An observant reader wrote that in two separate articles ("Hair Loss in Children" 3:85, 1981 and "Fungal Infections in Children" 3:41, 1981), the first author recommends that "hairs be scraped with a dull blade to obtain a specimen for culture," while the second author states that "hairs obtained by examination must be epilated, not cut." Dr. Esterly responded with the following clarification:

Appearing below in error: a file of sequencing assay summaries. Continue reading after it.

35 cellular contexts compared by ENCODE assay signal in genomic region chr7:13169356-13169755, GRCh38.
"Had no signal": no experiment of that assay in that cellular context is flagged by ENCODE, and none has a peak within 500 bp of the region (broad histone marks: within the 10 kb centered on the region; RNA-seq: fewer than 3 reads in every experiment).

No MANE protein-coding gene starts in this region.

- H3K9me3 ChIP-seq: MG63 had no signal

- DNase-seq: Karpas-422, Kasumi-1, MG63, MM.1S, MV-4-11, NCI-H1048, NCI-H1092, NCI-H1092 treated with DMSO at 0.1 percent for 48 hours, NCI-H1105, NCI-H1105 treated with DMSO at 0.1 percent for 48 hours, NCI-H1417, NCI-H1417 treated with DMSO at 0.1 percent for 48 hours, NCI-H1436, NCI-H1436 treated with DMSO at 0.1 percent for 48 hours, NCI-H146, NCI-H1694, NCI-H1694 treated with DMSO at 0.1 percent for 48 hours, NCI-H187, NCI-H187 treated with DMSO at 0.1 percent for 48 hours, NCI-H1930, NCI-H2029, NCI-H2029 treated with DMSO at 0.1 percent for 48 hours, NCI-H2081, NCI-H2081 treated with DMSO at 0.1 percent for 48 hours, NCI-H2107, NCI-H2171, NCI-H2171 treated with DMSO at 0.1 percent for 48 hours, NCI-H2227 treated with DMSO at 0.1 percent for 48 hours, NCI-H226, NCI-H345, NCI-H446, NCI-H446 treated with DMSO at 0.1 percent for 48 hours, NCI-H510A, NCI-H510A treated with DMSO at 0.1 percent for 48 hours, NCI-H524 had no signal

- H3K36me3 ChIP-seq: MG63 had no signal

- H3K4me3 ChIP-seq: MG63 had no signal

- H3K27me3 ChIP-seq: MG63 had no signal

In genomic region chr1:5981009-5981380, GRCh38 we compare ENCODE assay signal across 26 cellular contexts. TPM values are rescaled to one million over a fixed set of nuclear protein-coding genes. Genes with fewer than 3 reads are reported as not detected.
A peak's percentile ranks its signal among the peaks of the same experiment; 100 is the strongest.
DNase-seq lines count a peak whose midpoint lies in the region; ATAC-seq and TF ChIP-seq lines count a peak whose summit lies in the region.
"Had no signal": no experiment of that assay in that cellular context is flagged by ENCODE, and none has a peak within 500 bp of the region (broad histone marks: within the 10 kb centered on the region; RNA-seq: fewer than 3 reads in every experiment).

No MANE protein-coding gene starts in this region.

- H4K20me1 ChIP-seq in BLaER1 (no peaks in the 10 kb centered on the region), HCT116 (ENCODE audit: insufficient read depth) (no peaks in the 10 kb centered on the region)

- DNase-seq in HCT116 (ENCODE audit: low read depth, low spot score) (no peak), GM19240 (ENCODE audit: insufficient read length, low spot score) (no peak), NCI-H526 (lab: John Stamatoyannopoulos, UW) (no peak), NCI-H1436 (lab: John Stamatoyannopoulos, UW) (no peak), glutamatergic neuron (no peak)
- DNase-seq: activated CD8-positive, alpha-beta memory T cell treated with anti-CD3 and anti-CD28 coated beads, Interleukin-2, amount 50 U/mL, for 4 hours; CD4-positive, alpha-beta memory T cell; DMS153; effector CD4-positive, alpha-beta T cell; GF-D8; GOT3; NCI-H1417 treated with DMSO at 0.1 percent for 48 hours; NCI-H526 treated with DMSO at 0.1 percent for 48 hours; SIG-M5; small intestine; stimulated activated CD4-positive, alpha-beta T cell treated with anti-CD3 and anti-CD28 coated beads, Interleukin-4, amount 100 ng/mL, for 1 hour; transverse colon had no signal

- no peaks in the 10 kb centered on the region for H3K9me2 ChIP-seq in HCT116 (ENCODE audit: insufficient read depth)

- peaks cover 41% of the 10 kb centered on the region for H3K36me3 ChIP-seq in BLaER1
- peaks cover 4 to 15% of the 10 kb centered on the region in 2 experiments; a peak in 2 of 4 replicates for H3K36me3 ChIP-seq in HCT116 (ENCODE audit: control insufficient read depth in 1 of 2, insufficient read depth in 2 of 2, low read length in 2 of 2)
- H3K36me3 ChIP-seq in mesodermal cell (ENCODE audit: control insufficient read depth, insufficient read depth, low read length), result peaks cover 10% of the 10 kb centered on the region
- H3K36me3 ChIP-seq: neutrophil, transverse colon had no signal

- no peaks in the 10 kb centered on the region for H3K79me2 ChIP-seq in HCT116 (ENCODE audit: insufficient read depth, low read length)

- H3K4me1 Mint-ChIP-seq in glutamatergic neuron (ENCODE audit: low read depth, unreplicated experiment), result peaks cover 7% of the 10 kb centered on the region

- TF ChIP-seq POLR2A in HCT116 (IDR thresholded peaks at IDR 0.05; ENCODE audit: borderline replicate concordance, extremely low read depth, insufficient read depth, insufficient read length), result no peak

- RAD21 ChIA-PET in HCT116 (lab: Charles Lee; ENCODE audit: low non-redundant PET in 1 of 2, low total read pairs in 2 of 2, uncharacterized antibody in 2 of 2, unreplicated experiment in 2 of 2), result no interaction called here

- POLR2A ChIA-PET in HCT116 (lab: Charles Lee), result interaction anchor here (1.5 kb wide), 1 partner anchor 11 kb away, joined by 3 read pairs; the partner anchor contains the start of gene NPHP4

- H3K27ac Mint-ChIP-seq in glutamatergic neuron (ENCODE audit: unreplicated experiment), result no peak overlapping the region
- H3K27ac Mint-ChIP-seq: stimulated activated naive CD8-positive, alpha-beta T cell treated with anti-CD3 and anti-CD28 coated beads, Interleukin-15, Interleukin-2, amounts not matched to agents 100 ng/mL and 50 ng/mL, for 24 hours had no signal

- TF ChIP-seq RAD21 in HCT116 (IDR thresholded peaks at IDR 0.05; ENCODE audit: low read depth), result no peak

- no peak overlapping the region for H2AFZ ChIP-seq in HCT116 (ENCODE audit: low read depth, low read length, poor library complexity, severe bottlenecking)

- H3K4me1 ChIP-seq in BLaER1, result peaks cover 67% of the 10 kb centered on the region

When obtaining hair from patients with tinea capitis for fungal culture, it is important to secure the infected follicular portion of the shaft. In patients with very little hair remaining in the infected patch, it may be impossible to grasp the hair with the forceps or tweezers. Under those circumstances, the root ends can be teased out of the follicular orifices with the tip of a scalpel blade. At times, the hairs are long enough to be epilated with a hemostat or tweezers. In these instances the hairs should be firmly grasped and the follicular portions removed for placement on agar for culture. Cut hairs are not adequate for culture because one misses the infected portion of the hair which is still embedded in the scalp.